And finally, on the recommendation of someone who saw me buying My Father’s Dragon, I picked up the first in the series of Henry Huggins books by Beverly Cleary (I used to love the Ramona books). All was well until a story in which Henry accidentally loses a brand new football belonging to a bigger boy, and the bigger boy gets angry and slightly threatening — at that point my son asked me to stop, and has asked that we not read the story about the ball again. I would love to start the Little House series, or Pippi (and I think, given that he is fine with Katie Morag, there wouldn’t be an issue with the girly factor), BUT, having gone back and looked at The Little House on the Prairie, I think we might need to wait — there’s a crossing-the-raging-river scene near the beginning where the little dog is washed down the river, presumed dead. He shows up again in the next chapter, but I think even the thought that he might be lost for good would be too much for my sensitive reader!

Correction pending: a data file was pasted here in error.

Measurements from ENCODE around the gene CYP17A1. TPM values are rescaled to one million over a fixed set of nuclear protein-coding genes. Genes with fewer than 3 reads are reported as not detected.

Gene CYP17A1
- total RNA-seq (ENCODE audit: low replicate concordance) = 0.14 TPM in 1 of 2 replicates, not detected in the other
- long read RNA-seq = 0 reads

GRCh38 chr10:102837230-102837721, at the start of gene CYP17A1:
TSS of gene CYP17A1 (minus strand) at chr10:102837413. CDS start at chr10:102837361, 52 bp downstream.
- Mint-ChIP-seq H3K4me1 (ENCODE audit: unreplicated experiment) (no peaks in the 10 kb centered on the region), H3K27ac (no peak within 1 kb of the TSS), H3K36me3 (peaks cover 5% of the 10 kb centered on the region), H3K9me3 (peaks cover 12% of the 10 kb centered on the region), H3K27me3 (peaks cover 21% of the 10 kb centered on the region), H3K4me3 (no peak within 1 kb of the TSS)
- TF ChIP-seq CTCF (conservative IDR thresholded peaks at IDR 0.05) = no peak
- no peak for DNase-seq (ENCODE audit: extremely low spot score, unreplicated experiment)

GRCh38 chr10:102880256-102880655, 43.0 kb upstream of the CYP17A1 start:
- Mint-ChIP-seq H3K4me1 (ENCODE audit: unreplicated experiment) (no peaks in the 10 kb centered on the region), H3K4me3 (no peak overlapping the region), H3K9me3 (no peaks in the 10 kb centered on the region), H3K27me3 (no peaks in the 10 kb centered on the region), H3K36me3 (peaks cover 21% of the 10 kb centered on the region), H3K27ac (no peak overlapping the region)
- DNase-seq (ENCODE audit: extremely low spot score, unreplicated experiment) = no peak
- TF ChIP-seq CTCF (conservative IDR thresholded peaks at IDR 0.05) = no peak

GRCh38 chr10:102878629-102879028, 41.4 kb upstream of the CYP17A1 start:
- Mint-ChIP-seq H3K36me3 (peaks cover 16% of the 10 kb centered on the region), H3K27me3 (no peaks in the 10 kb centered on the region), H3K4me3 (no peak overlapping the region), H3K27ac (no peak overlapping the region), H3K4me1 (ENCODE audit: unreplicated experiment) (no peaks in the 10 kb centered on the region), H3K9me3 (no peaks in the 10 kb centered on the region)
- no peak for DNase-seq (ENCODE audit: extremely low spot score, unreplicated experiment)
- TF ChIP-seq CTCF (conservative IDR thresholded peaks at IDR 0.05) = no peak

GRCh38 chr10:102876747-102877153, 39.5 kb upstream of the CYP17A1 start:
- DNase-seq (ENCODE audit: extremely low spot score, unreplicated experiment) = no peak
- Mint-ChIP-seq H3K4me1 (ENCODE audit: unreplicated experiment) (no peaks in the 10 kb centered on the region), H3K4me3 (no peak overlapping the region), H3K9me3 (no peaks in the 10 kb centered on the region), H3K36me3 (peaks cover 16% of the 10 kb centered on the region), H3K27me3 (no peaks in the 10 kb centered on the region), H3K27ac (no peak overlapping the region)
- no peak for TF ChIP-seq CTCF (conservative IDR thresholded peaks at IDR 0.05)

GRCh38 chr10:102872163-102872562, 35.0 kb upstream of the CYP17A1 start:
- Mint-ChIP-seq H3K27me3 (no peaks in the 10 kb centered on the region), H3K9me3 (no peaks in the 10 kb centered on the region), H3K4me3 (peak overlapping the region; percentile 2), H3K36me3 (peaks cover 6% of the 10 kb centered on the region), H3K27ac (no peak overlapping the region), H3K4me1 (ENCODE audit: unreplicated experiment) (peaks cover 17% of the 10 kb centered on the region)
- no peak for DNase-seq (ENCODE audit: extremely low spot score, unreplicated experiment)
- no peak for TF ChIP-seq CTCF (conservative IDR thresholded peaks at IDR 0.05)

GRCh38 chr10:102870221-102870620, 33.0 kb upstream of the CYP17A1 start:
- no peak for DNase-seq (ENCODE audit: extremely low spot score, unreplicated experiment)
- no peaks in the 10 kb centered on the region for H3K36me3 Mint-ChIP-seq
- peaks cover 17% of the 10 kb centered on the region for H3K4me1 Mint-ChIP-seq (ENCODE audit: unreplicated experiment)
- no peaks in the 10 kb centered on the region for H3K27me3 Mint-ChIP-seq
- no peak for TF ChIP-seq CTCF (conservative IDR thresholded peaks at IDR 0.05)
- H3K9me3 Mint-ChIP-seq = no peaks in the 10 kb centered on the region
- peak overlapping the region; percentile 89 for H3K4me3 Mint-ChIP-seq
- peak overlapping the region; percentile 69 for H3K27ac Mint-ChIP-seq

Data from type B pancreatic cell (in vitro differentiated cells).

Thank you again so much. We are having great fun checking out all of the new titles that everyone suggested. This is a marvellous, marvellous resource — and you’ve created a lovely community here.
Adding my belated two cents, as I have a 2.5 year old daughter and we’re in the same sort of transition reading phase. She has recently read and enjoyed some Burton and McCloskey, and the Frances books have long been favourites, so it’s nice to see those mentioned. Also Milne and Potter. But what’s really turning her crank these days is Babar. There are some difficult moments – Babar’s mother is killed by a cruel hunter, for instance – but that doesn’t seem to bother her (and I’ve been pretty cautious about exposing her to the heavier stuff).